When Karim Adatia was three years old, his family was forced to leave the place they’d called home for two generations. It was August 1972, and President Idi Amin had ordered all eighty thousand South Asians living in Uganda out of the country. The Adatias, originally from India, were among the six thousand South Asians who relocated to Canada.
Today, Adatia is associate general counsel and director of legal for Insight Enterprises, a Fortune 500 global technology-solutions provider with more than seven thousand employees, $6.7 billion in revenue, and offices in twenty countries serving clients in more than two hundred countries and territories. The adaptability he was forced to develop at a young age has stayed with him, and he has relied on it not only to gain experience with many different subjects and cultures, but also to push himself and his team to learn as much as they can about Insight’s value proposition and offerings and the ways they can facilitate them.
“My parents expected me to become a doctor, lawyer, accountant, or engineer, but taking organic chemistry showed me I wouldn’t do well in medicine,” he says with a laugh. He was interested in travel and exploring different cultures, so he chose the University of Victoria for law school, partly because it offered a four-month internship in an overseas law firm. Adatia was sent to RamRais & Partners, an IP firm in Kuala Lumpur, Malaysia. “A lot of multinationals, like Intel, Hugo Boss, and major pharmaceutical firms, were active throughout Southeast Asia at the time, so I got to work on several interesting deals,” he says. “I also enjoyed the unique blend of Chinese, Malay, and Indian cultures.”
He relocated to Arizona in 2004, where he joined the corporate practice of Osborn Maledon. In 2010, he joined Insight Enterprises, which manages and transforms how its clients use IT. “We leverage emerging technologies to solve unique business problems and optimize outcomes for our clients,” Adatia says.
In one example, a national railway company that owns and operates a vast network of tracks was looking for a way to predict potential problems and reduce maintenance and downtime costs. “Our digital innovation team designed and built a drone-based imaging solution that uses IoT [Internet of Things] processing to prioritize images and send them to a cloud-based platform for analysis with near-real-time alerts,” Adatia says. “When an issue is identified requiring repair, it is escalated to track inspectors. The drones are able to fly over remote sections of track, thus saving time and money and keeping inspectors out of harm’s way.” The information gathered by the drones, combined with weather patterns and additional data related to track age, volume of usage, and length of time since the last repair, enable the company to better predict when certain track segments or switches might have problems. Insight also developed a dashboard for presenting the data so that it’s most useful to the business.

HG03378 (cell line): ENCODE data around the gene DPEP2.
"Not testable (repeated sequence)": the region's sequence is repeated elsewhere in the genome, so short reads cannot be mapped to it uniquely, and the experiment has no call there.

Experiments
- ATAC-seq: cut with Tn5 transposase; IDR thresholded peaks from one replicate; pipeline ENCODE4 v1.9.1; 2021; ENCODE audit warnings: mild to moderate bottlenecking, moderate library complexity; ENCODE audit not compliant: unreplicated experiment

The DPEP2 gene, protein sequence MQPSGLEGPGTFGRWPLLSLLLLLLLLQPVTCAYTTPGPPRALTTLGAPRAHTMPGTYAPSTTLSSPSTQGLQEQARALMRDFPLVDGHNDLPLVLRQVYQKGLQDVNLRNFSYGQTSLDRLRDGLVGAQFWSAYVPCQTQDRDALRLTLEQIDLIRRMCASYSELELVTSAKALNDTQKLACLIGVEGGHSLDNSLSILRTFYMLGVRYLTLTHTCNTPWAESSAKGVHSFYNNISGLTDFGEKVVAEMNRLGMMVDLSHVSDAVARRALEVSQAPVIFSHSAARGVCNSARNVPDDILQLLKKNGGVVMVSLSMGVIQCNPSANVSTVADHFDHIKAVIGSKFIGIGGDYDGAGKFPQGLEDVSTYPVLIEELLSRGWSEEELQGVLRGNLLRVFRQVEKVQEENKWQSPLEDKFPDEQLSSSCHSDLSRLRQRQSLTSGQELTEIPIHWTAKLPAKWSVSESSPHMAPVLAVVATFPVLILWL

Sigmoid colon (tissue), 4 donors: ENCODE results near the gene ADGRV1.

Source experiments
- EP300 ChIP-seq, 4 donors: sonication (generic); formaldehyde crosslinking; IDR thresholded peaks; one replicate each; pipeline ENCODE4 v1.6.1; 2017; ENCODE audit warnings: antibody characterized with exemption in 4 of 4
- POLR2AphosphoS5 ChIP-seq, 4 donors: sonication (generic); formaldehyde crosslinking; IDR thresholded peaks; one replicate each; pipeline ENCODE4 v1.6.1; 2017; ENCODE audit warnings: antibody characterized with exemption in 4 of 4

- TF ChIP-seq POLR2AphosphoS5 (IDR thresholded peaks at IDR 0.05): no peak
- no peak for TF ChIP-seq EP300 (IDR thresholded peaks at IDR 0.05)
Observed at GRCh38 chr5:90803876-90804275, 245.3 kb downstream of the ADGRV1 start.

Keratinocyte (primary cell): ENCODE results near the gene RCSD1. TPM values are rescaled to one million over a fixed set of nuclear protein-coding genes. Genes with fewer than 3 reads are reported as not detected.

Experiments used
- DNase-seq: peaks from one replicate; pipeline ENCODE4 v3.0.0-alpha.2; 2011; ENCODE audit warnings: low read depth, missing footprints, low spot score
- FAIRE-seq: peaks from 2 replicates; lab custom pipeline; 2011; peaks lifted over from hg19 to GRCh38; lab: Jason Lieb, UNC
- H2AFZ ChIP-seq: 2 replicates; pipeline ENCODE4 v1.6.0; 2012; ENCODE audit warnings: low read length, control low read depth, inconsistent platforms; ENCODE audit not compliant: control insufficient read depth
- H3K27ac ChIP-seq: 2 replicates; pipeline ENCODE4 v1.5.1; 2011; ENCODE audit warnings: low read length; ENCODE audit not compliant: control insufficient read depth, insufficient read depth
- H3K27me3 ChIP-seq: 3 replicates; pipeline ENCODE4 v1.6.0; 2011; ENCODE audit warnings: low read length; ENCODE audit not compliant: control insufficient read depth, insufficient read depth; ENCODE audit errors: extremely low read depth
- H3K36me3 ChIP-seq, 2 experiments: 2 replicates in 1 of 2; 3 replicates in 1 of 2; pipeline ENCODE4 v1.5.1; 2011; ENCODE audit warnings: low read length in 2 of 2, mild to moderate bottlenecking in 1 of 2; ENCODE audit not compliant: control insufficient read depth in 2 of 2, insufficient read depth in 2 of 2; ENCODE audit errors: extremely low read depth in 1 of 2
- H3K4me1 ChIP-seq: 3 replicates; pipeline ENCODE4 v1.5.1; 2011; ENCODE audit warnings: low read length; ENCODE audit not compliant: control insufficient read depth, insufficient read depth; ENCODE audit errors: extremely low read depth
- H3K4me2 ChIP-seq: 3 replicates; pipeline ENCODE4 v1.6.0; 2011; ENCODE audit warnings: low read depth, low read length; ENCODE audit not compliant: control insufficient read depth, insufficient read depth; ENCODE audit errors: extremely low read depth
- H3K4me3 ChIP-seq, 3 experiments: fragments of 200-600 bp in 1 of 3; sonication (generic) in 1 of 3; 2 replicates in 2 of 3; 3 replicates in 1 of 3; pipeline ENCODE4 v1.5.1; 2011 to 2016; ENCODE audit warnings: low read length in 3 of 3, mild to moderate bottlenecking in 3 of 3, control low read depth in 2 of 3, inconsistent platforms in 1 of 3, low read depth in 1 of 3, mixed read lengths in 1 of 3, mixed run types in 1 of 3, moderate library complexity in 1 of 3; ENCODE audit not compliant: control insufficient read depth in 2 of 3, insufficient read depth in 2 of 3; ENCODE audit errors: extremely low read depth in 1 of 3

“Technology is very disruptive. It takes someone who is comfortable with change and is inquisitive and humble.”
Insight doesn’t manufacture hardware; it instead partners with some of the largest providers, including Microsoft, Apple, Dell, and Lenovo. When it does design software, dashboards, and other solutions, it is Adatia’s team that ensures IP rights are properly protected.
Adatia’s team manages most of the company’s major partner and vendor contracts, too, and also plays a role in the company’s many mergers and acquisitions. Since its founding in 1988 (when it was known as Hard Drives International), Insight has made more than a dozen acquisitions. The company’s integration team makes sure lessons learned in one deal are not lost. “We pay a lot of attention to the people affected and make sure we connect on a cultural level,” Adatia says. “Communication and transparency are key. You need to let people know what is happening and provide them with a road map.”
Adatia reports directly to Insight’s general counsel and has three senior corporate counsel reporting directly to him. He also works closely with attorneys in Europe, the Middle East, Africa, and the Asia Pacific region. When adding to his team, he looks for people with a certain mind-set. “Technology is very disruptive,” he says. “It takes someone who is comfortable with change and is inquisitive and humble. They need to know what they don’t know. They need to ask questions and listen more than they talk, which doesn’t come naturally to most lawyers. In a law firm, clients turn to lawyers to guide them. Here, our internal colleagues know more about what they do than we do, so we have to be willing and eager to learn.”
Adatia says he also looks for IQ, EQ, and CQ (intellect, emotional and cultural intelligence, and intellectual curiosity). “Most applicants have the IQ and the experience required, but it can be difficult to find people with high levels of CQ and EQ,” he says. “But they are essential to forming trusting relationships, adapting to change, and having empathy for what others are going through, which is extremely important to what we do at Insight and to the services we provide our clients.”